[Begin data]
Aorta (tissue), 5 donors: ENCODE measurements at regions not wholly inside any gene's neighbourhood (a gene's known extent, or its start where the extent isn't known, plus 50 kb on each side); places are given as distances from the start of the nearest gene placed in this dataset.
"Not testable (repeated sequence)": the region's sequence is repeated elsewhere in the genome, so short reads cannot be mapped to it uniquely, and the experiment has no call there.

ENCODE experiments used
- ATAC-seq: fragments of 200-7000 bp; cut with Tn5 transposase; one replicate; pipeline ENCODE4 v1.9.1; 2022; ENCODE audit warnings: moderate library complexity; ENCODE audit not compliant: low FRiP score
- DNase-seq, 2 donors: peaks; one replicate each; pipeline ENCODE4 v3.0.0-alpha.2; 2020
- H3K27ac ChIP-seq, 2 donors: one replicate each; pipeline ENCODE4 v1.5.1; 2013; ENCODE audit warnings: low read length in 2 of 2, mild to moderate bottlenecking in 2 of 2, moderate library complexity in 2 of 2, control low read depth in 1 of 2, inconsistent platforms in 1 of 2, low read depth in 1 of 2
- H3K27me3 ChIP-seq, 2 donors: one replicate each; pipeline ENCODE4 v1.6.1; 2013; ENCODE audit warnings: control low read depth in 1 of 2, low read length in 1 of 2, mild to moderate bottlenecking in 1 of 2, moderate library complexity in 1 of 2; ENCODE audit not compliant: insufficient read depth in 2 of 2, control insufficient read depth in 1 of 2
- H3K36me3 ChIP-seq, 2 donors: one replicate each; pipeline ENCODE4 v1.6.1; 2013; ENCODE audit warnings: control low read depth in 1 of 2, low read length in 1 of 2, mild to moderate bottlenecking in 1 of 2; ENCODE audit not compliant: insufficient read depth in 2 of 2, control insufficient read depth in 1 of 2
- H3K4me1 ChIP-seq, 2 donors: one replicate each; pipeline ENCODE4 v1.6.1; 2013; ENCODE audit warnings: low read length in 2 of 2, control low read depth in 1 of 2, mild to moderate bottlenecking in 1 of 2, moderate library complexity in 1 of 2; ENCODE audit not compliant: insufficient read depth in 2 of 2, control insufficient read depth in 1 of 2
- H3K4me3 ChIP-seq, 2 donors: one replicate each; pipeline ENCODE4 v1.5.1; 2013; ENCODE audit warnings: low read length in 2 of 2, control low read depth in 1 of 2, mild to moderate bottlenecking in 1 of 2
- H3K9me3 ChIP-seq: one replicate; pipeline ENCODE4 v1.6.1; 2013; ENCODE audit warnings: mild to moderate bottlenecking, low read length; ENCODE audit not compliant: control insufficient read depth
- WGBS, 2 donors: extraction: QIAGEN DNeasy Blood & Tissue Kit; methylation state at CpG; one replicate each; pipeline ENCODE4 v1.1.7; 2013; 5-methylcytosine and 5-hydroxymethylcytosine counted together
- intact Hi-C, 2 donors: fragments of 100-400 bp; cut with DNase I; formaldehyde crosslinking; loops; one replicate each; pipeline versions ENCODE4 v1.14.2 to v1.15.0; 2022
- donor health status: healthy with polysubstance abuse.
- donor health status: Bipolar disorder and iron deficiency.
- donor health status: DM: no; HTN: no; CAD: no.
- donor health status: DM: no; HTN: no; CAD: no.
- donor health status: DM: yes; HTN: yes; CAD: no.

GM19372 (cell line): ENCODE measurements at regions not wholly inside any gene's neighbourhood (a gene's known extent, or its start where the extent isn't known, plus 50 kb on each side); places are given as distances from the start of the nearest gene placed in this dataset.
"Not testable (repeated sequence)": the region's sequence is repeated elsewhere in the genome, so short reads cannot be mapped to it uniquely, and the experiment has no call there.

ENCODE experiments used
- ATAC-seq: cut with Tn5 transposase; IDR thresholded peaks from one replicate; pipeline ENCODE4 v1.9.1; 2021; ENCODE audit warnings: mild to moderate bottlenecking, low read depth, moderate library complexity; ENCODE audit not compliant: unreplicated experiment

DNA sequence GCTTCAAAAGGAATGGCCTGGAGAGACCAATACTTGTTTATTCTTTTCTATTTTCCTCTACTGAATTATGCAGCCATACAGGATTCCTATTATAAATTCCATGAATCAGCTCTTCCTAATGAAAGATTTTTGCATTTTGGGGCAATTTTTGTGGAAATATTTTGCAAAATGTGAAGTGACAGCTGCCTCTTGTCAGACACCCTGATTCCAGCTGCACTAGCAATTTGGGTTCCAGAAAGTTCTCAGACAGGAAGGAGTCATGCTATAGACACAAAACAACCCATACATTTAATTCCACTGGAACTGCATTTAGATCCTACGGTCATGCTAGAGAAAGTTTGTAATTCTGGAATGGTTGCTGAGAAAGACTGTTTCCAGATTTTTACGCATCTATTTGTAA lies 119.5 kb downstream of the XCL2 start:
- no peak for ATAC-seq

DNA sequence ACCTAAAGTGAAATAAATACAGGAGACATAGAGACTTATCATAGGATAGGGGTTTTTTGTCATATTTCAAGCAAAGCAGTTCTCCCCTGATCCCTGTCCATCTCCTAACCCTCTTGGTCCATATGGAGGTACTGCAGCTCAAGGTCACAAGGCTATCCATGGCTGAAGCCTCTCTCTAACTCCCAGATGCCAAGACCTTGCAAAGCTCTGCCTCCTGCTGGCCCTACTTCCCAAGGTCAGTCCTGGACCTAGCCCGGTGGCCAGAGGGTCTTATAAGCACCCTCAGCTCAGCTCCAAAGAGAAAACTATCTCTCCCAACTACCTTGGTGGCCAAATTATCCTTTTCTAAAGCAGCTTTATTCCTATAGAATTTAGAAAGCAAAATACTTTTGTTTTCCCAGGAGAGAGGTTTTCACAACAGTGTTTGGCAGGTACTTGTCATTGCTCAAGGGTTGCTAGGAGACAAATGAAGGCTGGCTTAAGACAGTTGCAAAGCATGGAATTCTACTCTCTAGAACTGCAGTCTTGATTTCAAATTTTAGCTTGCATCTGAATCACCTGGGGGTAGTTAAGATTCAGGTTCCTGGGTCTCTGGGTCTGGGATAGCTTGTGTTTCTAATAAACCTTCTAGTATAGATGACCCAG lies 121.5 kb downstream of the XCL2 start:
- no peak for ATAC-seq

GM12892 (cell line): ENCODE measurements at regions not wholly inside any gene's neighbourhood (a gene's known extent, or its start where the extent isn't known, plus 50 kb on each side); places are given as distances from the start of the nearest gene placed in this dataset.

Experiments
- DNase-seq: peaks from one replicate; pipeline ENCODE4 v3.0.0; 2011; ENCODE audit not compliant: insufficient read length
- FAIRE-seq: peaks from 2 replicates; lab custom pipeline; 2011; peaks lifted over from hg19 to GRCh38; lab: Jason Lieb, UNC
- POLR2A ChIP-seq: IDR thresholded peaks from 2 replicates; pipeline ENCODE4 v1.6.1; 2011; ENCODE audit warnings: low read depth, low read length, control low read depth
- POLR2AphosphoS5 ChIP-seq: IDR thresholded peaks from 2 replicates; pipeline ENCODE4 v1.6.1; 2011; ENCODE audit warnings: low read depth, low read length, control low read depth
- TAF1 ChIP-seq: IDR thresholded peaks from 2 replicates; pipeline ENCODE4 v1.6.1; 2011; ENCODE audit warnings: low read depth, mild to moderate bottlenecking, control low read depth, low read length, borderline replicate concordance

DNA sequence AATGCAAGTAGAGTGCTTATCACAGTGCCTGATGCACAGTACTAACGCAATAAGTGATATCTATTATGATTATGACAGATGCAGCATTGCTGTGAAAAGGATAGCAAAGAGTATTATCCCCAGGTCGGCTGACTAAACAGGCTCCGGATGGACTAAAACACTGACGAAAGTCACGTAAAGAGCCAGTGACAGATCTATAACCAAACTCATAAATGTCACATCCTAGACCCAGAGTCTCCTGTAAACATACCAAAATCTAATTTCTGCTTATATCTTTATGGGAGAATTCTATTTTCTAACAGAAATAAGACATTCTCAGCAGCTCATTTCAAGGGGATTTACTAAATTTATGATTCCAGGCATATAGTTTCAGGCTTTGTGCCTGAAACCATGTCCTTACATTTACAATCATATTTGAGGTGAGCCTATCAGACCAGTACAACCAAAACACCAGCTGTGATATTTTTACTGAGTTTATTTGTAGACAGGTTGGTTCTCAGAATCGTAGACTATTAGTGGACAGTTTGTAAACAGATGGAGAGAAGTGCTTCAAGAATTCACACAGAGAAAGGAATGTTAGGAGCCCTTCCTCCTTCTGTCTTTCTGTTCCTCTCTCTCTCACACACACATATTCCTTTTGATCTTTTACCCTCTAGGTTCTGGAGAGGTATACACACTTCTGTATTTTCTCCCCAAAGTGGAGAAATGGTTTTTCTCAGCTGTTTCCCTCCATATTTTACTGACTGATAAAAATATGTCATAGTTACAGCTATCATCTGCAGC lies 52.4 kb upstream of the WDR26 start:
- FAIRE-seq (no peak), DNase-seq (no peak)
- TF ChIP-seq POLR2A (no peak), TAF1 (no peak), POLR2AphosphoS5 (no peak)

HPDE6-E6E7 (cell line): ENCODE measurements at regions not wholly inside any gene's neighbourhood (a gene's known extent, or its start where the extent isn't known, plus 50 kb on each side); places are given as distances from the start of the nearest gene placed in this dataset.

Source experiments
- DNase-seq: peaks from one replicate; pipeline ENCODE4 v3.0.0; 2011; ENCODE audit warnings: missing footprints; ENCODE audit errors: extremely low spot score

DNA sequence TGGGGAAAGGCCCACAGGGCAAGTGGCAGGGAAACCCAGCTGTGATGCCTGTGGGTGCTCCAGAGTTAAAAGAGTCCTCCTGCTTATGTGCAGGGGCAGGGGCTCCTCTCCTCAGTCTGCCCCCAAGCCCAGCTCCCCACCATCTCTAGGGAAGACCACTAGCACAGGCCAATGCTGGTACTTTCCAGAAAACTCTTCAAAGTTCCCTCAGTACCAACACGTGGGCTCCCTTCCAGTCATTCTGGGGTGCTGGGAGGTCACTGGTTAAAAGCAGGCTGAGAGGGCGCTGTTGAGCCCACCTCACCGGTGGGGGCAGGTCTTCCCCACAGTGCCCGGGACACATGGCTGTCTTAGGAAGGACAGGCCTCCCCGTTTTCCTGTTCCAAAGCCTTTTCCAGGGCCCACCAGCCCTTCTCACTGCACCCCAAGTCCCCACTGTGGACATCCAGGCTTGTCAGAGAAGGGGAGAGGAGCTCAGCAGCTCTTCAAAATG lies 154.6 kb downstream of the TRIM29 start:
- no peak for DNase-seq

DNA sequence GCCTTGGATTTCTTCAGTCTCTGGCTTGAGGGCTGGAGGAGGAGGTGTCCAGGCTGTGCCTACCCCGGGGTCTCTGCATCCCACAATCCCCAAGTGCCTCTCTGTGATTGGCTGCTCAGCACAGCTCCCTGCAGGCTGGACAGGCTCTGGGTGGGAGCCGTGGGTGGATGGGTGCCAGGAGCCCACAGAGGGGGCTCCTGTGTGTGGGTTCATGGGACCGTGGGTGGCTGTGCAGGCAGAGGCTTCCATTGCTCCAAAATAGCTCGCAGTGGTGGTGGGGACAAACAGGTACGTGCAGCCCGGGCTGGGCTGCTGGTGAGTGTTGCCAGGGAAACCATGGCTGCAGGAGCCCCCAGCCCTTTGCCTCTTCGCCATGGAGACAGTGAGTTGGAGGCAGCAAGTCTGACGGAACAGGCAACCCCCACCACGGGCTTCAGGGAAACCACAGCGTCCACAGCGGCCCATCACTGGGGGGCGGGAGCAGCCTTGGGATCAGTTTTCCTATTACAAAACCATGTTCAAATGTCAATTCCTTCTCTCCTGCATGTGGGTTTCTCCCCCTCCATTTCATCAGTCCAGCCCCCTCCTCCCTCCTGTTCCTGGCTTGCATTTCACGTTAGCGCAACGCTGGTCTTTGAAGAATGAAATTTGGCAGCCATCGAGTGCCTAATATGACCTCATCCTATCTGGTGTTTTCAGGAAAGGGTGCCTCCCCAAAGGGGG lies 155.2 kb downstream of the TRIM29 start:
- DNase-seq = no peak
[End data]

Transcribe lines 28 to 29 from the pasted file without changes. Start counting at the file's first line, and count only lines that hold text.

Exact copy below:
Experiments
- DNase-seq: peaks from one replicate; pipeline ENCODE4 v3.0.0; 2011; ENCODE audit not compliant: insufficient read length